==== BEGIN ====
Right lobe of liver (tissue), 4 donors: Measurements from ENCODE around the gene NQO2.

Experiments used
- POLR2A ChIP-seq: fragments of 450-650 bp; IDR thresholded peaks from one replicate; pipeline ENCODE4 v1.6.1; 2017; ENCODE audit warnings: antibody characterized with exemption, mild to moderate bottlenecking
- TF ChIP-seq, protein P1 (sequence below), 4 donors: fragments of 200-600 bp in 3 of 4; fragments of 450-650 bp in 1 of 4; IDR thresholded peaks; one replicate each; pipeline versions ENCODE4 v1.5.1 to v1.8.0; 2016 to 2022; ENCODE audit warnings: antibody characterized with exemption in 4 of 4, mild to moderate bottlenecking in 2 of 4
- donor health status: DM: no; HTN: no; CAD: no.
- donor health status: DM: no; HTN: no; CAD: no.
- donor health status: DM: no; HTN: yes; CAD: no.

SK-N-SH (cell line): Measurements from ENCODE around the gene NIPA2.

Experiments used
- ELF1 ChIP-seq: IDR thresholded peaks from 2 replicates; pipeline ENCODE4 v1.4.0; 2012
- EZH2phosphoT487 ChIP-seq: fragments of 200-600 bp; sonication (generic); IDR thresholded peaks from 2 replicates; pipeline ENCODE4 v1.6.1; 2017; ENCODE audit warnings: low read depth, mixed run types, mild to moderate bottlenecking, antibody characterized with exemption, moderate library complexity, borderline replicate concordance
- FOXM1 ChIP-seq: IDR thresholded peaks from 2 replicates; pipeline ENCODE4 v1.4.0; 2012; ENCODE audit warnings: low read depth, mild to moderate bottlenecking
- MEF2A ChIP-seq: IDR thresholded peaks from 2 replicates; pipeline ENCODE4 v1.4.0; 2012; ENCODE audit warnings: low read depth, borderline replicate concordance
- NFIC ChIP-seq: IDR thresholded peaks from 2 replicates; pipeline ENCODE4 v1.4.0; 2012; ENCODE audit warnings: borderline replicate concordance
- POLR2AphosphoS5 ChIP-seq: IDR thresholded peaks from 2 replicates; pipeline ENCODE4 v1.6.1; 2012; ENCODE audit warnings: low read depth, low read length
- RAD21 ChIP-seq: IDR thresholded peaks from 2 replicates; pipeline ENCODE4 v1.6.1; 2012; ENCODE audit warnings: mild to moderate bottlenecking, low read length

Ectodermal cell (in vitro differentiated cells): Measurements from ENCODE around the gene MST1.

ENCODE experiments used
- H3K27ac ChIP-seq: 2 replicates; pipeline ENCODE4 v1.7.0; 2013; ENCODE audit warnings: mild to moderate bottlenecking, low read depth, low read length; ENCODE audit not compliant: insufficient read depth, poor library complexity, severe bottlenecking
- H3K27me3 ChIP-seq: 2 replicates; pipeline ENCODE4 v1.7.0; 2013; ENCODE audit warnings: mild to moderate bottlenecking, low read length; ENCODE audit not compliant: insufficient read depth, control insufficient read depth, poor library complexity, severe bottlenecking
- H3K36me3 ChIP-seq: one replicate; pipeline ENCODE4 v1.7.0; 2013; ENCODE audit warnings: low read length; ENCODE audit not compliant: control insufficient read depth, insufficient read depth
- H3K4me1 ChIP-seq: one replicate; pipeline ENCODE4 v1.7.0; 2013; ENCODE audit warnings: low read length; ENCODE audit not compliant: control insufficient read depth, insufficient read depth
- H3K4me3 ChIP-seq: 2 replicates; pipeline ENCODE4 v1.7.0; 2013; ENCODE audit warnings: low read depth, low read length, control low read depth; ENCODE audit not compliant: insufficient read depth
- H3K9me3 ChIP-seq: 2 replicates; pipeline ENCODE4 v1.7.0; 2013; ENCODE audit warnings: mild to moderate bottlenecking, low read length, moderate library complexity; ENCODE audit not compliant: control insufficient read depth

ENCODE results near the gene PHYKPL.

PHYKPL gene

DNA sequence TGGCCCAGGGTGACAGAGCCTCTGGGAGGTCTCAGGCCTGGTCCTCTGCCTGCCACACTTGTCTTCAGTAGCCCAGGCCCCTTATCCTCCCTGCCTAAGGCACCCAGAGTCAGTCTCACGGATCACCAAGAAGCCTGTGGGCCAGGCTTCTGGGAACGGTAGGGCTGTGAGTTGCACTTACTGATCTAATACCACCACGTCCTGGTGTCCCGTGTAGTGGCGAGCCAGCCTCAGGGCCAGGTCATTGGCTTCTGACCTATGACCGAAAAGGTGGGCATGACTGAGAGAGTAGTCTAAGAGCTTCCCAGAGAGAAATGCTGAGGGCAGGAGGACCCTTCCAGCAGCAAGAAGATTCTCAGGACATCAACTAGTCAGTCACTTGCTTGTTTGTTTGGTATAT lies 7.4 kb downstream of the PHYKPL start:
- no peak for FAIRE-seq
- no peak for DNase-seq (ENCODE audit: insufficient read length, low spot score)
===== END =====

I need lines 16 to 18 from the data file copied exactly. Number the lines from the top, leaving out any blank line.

- RAD21 ChIP-seq: IDR thresholded peaks from 2 replicates; pipeline ENCODE4 v1.6.1; 2012; ENCODE audit warnings: mild to moderate bottlenecking, low read length

Ectodermal cell (in vitro differentiated cells): Measurements from ENCODE around the gene MST1.

ENCODE experiments used